Next we hand press the fruit in our basket press, with a pulley system Brad and his friend invented together. After you press you have to pump the juice into barrel. The first year we used a hand pump to get it to barrel, but two of our friends (one from a bike shop in Portland and another in the wine industry) made us bike pumps! We don’t believe anyone in the industry has bike pumps except for us, which is pretty cool. So we bike pump the wine to barrel, and then when we’re bottling we bike pump it through the bottling line.
We also rack the old way. Generally people use what’s called a “bull dog” to pull the wine out of the barrel through the top, but we actually have wooden pegs on the bottom of our barrels like they used to use in Burgundy. We just hammer those out and rack the wine that way instead of using electricity. Brad actually racks by candlelight on principle. He turns off the lights and racks the way they would’ve done it back then.
We go as far as letter-pressing our labels, and then we put on the labels by hand. The first year we even put on the adhesive by hand. This year we used an old antique wooden labeler to label our bottles, which was really fun. We finish the product by putting wax on the top instead of capsules, which are a modern device.
It’s a lot of work… just ask our interns that hand- cranked de-stemmed and bike pumped the wine for hours this year, but it’s also fun and brings everyone together. Instead of spending your day with a pump or machine, you are spending it with another person, making wine together. It is romantic and beautiful.
CM: A winemaker’s livelihood is deeply connected to the soil and the seasons. What does this mean for you as a woman?
BF: It’s true, our lives are very connected to the soil and the seasons here. Especially in Oregon, no season is ever the same (at least not from what I have seen), and no vintage is ever the same, and that can be challenging and it can be exciting. You’re never complacent; things are always changing around you. It can be incredibly risky as a farmer sometimes, and it can be incredibly wonderful sometimes. This year we had a beautiful, beautiful year. In 2013 we had a really hot summer and then a monsoon came through right at harvest and could’ve ruined things (luckily, the wines from 2013 are beautiful). In 2011 we had one of the coldest years on record, and if we hadn’t had a nice warm October, we wouldn’t have even harvested our grapes. You’re at the mercy of nature and that’s something that is really humbling.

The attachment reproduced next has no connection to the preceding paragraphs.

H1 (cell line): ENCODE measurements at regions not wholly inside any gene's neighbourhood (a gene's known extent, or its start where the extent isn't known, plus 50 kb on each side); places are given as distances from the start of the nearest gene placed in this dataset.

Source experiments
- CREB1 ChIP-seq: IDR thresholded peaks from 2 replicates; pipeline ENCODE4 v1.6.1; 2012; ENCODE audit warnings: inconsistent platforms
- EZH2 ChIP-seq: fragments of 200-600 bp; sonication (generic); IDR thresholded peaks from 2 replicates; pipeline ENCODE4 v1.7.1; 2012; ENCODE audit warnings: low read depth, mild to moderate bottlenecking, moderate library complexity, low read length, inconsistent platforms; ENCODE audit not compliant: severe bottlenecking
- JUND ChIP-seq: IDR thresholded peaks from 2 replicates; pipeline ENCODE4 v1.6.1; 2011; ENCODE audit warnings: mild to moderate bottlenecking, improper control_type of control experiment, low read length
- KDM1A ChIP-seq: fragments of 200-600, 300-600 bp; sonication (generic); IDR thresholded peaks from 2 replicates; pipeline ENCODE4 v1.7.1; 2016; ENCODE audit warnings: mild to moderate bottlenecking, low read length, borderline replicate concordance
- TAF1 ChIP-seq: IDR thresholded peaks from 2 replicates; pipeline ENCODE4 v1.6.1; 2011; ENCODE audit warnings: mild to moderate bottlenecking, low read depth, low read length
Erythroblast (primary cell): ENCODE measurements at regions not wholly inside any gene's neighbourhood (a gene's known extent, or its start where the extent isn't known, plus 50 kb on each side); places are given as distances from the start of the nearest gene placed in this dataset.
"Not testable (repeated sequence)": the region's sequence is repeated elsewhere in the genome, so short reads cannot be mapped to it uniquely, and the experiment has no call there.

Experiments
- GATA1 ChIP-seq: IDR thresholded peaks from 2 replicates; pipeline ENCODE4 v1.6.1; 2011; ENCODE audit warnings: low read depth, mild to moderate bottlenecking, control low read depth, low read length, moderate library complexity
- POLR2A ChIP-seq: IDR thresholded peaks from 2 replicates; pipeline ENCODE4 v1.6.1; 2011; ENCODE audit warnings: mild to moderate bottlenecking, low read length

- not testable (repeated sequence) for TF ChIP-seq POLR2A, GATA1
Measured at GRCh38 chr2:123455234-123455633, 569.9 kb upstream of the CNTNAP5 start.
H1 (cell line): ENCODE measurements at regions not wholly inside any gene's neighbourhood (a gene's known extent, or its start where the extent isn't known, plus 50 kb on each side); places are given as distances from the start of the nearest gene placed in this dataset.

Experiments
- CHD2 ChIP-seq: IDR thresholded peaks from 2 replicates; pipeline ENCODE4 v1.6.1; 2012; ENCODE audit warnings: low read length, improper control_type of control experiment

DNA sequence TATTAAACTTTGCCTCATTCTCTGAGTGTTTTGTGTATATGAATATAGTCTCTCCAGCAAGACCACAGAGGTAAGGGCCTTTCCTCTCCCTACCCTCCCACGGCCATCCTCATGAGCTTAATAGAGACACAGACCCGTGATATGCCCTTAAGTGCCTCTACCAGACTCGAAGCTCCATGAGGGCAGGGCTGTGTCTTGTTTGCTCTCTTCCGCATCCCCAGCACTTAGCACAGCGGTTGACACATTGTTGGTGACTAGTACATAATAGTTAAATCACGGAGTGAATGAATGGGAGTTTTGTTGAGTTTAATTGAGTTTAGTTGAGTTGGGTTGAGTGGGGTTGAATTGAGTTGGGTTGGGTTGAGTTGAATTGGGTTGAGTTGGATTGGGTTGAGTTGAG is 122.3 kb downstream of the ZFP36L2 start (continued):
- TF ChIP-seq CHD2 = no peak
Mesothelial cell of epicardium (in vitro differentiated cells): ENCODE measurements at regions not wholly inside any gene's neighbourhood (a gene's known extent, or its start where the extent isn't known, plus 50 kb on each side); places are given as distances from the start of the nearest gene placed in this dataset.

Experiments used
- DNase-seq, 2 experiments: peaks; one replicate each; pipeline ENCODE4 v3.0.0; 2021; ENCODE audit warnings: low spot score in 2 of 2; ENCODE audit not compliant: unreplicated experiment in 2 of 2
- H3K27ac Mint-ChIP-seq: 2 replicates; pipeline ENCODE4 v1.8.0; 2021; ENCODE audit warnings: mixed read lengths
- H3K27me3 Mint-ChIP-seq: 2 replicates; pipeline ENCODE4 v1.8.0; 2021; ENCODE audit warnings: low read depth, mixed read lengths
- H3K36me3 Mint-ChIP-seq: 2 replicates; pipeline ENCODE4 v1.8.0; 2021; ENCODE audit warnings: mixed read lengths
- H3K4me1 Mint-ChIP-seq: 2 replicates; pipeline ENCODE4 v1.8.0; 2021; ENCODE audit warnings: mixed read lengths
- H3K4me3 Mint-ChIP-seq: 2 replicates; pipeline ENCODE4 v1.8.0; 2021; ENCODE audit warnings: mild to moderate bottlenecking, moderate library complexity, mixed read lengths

The soil is so important—you can’t plant pinot noir in most parts of the world. You can only plant it in these little tiny pockets of the world. It’s special that we live in a place where we can grow it but it can also be tricky. There’s a lot that goes into it.
I don’t know what that means for me as a woman. I feel like it makes me a better mother, a better person, more flexible… it makes me realize that I can’t control everything, and that’s good for me.
CM: What do you dream for the future?
BF: We hope to create a business that will last for generations, the way that wineries have become great in Europe. I want this to stay in the family and continue on as something my kids, and maybe even my grandkids, can keep building upon and keep creating for themselves (but we will see what they have to say about that when the time comes).
I’m fortunate to work in an industry that is still a craft and an art form. My kids get to grow up on a farm—they get to run around the barrel room, they get to drive tractors with their grandpa, and I get to bring my baby to work. It’s a really wholesome way to live. At this point in my life that’s what is most important to me, to be able to do good work and to be with my kids. It’s not always perfect, sometimes it’s really hard, but being able to have both of those things together is wonderful.
Anna Caitlin Harris
Anna lives in one of the most beautiful spots in the world, Oregon, and loves using the built-in overcast lighting and gorgeous green landscape as her photography studio. She is inspired by people and their life stories, and with her little magic box, she loves to help them capture the beautiful and genuine moments in their lives.